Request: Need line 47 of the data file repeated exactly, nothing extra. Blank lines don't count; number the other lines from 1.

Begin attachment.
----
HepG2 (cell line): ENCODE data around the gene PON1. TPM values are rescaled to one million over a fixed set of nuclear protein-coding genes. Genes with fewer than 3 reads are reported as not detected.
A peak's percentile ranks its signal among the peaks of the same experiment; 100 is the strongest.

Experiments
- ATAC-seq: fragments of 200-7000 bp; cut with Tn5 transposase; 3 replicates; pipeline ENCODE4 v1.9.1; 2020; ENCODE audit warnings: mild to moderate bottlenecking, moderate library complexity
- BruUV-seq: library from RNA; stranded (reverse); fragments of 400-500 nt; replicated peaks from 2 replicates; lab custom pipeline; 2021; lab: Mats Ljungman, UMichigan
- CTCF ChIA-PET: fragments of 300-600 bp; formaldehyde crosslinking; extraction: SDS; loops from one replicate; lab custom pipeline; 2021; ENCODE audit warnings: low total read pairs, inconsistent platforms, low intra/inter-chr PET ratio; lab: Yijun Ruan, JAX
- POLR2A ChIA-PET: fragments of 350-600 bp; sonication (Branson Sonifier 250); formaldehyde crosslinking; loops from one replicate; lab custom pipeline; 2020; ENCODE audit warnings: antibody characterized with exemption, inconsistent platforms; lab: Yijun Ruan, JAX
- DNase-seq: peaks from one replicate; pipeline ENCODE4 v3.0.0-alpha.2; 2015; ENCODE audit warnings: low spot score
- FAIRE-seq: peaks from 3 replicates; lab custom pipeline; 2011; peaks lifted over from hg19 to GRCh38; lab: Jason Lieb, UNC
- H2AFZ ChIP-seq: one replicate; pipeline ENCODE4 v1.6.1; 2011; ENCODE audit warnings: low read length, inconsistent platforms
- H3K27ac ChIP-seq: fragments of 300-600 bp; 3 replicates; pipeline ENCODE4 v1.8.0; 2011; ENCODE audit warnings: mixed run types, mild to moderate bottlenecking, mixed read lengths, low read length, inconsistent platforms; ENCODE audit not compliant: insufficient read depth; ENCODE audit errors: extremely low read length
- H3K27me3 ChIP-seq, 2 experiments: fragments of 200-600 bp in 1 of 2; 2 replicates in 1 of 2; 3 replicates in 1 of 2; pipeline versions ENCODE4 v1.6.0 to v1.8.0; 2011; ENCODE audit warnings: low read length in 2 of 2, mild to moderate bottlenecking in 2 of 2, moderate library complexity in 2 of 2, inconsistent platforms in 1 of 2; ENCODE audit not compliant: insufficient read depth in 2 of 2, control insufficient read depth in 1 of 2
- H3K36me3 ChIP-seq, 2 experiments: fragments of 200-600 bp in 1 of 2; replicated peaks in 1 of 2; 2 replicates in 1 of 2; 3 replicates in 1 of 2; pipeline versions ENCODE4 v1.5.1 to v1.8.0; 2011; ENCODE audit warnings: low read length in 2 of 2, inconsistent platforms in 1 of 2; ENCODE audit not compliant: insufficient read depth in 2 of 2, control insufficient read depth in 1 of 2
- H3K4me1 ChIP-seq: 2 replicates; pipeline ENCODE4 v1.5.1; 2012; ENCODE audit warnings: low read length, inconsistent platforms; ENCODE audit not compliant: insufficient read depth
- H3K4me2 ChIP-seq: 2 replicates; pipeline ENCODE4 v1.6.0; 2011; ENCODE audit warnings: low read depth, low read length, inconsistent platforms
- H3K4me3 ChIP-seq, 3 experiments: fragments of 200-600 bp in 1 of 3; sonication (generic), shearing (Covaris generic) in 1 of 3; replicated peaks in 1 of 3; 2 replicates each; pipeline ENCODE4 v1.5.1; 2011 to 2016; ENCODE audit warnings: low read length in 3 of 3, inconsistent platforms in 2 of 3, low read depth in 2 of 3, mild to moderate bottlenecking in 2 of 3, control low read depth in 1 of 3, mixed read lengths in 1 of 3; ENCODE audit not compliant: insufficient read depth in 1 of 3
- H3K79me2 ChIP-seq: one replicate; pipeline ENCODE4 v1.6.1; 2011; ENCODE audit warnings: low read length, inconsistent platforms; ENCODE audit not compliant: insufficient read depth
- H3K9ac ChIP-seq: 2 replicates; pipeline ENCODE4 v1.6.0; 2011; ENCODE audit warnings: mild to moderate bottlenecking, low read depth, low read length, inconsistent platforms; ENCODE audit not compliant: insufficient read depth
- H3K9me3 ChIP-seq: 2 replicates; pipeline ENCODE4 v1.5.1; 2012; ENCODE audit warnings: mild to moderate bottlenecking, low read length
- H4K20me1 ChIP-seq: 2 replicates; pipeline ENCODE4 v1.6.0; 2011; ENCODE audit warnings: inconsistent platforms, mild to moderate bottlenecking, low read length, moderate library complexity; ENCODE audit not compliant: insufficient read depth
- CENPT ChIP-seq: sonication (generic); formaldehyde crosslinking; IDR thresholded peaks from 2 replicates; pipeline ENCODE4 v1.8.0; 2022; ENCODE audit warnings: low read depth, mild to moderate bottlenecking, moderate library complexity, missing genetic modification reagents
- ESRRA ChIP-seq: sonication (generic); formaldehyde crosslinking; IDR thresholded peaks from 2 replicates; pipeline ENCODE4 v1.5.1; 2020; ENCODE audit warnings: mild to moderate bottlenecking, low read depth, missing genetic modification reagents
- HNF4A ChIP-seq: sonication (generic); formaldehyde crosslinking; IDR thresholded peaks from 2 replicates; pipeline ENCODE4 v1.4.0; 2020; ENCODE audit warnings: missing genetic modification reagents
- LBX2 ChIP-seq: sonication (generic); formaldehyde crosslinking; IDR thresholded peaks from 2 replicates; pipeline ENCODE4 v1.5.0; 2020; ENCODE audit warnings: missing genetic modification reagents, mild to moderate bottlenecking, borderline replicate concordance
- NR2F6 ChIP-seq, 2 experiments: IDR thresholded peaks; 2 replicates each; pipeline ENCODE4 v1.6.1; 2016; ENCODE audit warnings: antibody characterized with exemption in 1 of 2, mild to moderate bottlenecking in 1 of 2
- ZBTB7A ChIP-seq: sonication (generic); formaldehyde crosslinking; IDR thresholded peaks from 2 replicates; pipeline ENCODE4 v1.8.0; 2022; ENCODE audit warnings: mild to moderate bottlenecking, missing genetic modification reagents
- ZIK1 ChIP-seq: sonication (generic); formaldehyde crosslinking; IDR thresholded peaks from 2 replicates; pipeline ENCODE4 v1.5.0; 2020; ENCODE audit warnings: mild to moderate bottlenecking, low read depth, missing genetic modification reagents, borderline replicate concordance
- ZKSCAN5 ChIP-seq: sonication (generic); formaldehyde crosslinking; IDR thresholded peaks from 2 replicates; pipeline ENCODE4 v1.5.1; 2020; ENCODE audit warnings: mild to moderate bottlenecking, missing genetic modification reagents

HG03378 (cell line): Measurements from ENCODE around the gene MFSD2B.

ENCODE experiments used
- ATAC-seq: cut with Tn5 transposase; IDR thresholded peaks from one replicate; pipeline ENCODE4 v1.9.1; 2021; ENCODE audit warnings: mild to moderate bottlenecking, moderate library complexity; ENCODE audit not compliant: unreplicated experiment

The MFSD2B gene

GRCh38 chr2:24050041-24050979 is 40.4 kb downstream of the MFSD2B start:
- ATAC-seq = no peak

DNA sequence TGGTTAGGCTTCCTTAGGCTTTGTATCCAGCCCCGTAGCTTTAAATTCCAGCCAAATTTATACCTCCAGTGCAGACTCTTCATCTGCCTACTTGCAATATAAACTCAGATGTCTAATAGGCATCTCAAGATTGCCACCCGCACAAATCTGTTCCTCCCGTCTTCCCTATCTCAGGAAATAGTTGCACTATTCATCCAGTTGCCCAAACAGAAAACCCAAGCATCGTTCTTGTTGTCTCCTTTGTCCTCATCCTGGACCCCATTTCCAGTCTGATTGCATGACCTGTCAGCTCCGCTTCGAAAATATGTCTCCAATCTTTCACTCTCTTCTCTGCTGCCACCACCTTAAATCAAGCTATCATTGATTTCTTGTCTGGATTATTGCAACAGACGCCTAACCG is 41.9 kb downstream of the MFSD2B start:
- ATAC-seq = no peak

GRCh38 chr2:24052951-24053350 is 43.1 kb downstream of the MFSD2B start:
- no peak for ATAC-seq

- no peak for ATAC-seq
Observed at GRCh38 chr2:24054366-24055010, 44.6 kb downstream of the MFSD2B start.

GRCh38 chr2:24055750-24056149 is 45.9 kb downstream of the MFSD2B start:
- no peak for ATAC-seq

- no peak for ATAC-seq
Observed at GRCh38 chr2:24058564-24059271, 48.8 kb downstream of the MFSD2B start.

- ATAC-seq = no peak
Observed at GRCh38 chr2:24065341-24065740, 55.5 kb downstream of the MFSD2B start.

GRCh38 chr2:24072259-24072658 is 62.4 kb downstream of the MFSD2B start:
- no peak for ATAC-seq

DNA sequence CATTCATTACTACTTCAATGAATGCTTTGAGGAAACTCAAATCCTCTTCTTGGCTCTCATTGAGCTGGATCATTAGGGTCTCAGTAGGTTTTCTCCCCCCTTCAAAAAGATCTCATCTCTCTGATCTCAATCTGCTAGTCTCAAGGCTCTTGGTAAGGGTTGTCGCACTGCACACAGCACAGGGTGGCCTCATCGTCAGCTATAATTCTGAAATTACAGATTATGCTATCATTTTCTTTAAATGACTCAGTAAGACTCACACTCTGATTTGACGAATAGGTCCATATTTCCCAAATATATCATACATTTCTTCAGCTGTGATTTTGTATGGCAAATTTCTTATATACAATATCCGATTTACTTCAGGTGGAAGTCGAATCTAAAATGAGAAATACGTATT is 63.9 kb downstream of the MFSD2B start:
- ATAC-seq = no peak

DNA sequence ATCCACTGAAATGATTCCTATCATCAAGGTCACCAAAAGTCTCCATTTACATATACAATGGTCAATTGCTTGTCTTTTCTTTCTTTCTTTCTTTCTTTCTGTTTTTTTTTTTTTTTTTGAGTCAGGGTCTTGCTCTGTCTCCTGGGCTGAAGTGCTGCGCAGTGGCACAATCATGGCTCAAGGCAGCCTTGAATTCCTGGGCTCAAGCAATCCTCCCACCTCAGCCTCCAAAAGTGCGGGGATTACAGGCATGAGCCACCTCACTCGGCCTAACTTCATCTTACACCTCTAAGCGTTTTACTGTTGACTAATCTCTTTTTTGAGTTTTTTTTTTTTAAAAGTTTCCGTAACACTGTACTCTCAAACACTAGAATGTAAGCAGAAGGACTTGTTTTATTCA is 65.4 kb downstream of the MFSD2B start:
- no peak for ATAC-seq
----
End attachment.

GRCh38 chr2:24072259-24072658 is 62.4 kb downstream of the MFSD2B start: